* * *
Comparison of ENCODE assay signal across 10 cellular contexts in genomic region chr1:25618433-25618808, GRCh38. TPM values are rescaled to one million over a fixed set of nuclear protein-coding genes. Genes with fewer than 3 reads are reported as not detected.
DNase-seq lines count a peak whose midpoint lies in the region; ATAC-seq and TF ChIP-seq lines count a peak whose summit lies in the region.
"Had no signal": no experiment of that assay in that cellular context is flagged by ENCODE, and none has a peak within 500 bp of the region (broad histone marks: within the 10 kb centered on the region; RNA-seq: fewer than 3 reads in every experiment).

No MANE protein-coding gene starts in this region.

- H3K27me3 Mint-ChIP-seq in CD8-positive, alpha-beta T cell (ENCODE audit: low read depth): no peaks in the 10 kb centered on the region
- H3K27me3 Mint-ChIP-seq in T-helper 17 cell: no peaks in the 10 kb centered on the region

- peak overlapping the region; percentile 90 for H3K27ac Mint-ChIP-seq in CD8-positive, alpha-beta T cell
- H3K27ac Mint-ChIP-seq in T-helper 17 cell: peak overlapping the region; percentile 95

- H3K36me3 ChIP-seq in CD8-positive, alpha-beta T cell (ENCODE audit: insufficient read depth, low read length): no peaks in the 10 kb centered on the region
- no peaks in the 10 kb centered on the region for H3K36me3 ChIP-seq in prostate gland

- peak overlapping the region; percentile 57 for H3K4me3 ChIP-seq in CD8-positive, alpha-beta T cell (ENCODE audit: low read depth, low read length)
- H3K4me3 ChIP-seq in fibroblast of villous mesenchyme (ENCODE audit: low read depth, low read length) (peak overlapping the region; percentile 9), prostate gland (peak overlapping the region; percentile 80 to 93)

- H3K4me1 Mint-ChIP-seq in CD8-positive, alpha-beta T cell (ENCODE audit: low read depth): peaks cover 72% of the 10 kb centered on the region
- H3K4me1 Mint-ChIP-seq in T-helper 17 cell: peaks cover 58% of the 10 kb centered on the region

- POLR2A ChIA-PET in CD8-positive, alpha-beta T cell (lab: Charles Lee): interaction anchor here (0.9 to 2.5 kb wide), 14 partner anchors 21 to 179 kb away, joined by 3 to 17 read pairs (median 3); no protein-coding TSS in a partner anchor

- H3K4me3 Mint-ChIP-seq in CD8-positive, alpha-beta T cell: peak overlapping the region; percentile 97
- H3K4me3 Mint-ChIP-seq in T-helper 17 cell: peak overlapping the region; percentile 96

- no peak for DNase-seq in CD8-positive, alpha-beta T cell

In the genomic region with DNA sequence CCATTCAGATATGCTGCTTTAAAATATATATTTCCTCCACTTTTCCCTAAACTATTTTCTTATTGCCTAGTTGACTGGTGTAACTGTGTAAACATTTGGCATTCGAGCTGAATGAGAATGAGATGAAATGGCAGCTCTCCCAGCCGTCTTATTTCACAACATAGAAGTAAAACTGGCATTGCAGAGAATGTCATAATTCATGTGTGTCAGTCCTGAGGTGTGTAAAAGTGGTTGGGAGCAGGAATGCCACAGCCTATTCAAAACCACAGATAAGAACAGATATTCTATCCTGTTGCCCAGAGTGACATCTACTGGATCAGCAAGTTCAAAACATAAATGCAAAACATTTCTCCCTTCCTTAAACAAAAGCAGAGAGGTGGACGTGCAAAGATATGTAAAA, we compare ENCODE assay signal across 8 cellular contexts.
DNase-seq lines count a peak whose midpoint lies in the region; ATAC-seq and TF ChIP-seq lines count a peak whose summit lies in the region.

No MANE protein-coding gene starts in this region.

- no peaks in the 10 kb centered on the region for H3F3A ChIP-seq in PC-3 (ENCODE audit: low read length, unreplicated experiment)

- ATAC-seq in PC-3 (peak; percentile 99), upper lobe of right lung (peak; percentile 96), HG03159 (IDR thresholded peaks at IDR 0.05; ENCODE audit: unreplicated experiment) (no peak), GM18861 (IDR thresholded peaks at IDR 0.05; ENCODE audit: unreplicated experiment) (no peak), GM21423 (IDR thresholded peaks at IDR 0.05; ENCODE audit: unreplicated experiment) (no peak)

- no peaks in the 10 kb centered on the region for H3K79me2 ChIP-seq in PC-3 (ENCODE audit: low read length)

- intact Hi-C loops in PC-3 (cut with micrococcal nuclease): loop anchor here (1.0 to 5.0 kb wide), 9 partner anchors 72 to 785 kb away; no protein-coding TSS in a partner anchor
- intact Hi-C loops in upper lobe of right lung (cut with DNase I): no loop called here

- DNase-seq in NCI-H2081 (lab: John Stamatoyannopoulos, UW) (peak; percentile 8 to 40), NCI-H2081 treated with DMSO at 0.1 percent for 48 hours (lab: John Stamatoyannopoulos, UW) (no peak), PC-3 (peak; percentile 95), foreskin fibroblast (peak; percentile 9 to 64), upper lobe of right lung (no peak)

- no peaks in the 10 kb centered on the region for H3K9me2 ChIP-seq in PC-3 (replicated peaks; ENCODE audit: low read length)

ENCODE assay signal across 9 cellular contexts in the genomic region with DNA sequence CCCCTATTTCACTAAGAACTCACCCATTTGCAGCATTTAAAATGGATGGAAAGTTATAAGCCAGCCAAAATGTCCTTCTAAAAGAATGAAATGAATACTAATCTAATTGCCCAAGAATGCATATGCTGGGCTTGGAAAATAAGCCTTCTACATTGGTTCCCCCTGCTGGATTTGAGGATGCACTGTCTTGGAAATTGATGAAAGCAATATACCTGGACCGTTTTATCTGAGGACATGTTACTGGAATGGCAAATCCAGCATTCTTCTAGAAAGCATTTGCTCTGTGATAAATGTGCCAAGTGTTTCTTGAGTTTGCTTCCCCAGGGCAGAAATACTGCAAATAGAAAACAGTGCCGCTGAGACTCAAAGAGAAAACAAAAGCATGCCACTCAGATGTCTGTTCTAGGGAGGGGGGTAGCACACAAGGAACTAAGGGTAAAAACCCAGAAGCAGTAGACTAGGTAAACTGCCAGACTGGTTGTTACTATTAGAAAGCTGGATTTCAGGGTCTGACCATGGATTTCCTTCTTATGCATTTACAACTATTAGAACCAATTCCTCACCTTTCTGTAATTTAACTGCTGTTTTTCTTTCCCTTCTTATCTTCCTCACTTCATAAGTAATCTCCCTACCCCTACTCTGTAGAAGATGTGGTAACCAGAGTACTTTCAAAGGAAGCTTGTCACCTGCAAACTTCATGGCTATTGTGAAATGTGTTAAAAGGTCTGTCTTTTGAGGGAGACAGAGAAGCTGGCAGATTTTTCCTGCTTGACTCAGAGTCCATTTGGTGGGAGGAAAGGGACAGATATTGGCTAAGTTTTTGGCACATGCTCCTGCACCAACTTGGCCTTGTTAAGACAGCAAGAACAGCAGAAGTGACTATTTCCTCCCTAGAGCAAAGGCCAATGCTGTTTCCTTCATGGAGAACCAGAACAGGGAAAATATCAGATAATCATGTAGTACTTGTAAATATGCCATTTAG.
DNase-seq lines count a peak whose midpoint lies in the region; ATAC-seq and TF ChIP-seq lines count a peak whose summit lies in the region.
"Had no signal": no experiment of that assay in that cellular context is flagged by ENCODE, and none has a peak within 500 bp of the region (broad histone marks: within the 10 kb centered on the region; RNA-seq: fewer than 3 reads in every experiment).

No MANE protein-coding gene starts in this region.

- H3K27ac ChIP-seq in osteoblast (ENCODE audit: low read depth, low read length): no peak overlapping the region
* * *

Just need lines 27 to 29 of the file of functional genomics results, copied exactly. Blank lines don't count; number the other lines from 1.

- DNase-seq in NCI-H2081 (lab: John Stamatoyannopoulos, UW) (peak; percentile 8 to 40), NCI-H2081 treated with DMSO at 0.1 percent for 48 hours (lab: John Stamatoyannopoulos, UW) (no peak), PC-3 (peak; percentile 95), foreskin fibroblast (peak; percentile 9 to 64), upper lobe of right lung (no peak)

- no peaks in the 10 kb centered on the region for H3K9me2 ChIP-seq in PC-3 (replicated peaks; ENCODE audit: low read length)

ENCODE assay signal across 9 cellular contexts in the genomic region with DNA sequence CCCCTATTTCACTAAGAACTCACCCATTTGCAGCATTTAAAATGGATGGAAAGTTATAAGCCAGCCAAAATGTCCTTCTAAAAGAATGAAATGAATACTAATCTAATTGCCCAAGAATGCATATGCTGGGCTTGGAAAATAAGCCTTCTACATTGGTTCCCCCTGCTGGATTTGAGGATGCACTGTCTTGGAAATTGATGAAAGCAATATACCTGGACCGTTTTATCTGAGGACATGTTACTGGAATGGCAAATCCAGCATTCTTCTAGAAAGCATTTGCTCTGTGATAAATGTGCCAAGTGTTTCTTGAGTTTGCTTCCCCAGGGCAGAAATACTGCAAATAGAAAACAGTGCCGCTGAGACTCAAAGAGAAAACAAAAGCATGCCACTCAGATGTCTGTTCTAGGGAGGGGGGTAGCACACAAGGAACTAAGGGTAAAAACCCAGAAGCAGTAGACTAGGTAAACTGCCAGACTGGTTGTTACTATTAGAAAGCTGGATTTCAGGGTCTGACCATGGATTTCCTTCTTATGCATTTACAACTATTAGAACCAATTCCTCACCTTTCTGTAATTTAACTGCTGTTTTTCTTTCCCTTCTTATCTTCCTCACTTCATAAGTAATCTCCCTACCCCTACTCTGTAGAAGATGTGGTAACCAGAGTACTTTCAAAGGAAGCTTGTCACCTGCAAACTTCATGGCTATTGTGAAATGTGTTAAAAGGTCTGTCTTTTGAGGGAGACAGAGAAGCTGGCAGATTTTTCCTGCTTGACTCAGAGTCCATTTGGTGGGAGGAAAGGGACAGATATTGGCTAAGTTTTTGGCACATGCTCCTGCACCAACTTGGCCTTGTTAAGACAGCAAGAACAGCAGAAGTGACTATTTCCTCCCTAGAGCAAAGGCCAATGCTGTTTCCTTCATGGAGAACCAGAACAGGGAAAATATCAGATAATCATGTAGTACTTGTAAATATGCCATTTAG.